These are just some tips off of the top of my head. Hopefully they helped.
Oh, one more thing, don’t overlook the nutrition aspect of your training. The people that think weightlifting makes them “bulky and slow” usually think this because they eat like shit! Remember that weightlifting in conjunction with a poor diet CAN make you slower! This is because although your absolute strength may increase, your relative strength may decrease if you’re making poor food choices.
Get stronger, eat clean, work on your flexibility and practice your technique!
Awesome info coach D!
This is exactly what I was looking for, a look into you theories/views on the subject. I wouldn’t ask for a complete program as I know this is not a possibility without knowing my physical dimensions, technical proficiency, weight room numbers, track numbers, diet, training age, etc…As well the fact that your a professional and it is time consuming to write these programs and you dont have much time on your hands. I am a follower of the Charlie Francis Training system, or course with my own views on weight training. I like your ideas very much. Thanks again.
As well, you are very correct about the sprinters, if you were to search for pictures of all those people, even tim mont.(although still skinny much more muscled than before) are very lean muscled people. And Ben Johnson, the fastest man ever thus far had world class powerlifting numbers for his time, even now. @175 he had a 6RM of 600lbs in the squat(to parallel, and for 2 sets!) and a 402 bench press for a double! As well he outstripped lat pull down machines! Again thank you, just some info i thought id offer.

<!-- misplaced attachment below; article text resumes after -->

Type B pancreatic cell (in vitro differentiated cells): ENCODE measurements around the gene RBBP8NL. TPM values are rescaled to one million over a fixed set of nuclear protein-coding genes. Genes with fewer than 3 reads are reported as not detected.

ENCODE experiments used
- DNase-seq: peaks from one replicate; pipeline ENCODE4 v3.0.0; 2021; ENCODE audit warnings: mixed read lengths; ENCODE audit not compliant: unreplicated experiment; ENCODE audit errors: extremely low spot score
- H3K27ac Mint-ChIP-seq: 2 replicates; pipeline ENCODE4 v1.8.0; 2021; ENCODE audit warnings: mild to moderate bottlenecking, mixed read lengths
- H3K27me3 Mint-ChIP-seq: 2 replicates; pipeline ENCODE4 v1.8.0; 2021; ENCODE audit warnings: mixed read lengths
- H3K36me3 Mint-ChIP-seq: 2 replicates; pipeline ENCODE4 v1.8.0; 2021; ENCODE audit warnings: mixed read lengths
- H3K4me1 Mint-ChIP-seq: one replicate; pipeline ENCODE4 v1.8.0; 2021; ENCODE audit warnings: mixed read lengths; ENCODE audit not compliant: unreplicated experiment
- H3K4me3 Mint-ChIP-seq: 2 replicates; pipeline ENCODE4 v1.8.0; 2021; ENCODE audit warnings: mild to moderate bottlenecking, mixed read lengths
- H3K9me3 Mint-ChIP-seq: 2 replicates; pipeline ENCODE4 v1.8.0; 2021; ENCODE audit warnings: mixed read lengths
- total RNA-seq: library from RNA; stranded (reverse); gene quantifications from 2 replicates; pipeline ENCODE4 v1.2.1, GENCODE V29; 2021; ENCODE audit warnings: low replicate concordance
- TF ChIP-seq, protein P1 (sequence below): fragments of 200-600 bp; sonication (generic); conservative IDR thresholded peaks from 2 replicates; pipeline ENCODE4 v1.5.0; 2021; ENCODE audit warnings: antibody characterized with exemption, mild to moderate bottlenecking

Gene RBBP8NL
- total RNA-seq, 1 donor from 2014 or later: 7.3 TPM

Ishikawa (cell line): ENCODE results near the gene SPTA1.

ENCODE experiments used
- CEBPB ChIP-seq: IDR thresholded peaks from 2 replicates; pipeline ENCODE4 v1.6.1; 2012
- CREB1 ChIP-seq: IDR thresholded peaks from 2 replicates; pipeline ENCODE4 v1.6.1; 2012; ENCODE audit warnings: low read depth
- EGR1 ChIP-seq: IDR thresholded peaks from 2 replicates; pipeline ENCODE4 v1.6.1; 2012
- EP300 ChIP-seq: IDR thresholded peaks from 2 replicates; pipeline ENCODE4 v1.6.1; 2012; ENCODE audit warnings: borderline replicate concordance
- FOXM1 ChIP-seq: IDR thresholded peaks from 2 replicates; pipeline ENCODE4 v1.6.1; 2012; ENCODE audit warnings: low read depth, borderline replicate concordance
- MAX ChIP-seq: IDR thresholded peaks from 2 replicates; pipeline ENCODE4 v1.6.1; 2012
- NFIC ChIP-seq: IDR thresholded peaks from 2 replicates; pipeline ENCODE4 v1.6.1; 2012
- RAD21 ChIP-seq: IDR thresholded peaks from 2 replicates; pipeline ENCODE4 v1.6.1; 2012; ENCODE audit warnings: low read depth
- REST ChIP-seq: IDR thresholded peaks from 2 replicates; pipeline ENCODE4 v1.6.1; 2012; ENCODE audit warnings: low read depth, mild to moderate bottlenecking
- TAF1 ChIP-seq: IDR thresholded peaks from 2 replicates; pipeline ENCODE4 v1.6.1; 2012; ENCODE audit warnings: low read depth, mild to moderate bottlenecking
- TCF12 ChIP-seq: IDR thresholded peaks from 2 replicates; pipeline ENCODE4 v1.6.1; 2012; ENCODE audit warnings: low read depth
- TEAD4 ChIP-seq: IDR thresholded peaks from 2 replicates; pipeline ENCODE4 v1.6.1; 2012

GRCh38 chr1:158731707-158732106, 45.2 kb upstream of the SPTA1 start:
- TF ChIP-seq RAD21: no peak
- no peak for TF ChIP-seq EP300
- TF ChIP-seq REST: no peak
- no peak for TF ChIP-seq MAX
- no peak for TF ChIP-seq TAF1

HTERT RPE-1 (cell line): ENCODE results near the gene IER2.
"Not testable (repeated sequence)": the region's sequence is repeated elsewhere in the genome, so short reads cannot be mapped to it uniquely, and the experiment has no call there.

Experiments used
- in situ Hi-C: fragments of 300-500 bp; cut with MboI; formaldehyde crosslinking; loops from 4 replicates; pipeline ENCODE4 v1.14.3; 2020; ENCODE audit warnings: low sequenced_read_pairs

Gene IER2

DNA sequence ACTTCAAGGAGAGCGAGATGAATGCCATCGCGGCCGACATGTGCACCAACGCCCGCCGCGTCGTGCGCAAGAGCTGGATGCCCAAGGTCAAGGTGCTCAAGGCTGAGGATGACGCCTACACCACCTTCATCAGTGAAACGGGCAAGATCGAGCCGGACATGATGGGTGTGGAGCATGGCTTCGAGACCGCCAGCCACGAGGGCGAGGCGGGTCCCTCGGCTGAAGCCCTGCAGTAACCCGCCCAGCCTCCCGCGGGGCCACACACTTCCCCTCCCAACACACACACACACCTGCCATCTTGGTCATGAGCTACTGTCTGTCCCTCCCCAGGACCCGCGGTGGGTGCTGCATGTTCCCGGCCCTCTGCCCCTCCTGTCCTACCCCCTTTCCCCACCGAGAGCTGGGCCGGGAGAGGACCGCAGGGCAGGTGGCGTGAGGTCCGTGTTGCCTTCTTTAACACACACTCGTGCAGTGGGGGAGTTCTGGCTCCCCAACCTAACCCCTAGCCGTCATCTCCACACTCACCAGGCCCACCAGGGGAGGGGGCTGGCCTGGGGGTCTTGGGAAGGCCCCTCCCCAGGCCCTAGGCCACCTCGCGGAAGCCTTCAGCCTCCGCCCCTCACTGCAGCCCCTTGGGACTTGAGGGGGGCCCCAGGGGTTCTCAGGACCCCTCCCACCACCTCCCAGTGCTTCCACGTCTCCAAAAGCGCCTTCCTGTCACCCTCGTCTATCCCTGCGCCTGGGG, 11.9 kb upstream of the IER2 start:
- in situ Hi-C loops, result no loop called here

What are some good books to learn more about training for speed and sprinters?
All the information JoeD just gave is directly from the Charlie Francis Training System Book. You can buy it at CharlieFrancis.com, or just go there and research the threads. Charlie has been preaching eactly the same thing for over 20 years now, and he has some 30 Olympic records under his coaching.
I am glad Joe is bringing forth information like this, but the CFTS has been the standard training model many, many college and Olympic track coaches for decades.
Unfortunately, most team sport athletes get the standard NSCA training splits and periodization… this is probably all you have been exposed to… it is why performance coaches make the same money as top S&C guys and we work with 1/10 the athletes… because we get changes in performance, most S&C programs brag about how in shape they can get their 4.4 guys…but, the guys arrived as freshmen running 4.4’s. S&C guys get a 4.4 athlete in shape… conditioning. Joe takes a 4.6 guy and makes him into a 4.4 guy…very, very different. Joe’s record speaks for itself.
Troll for a while on Charlie’s site if you are serious… amazing information… amazing coach.
Lil’ Coach H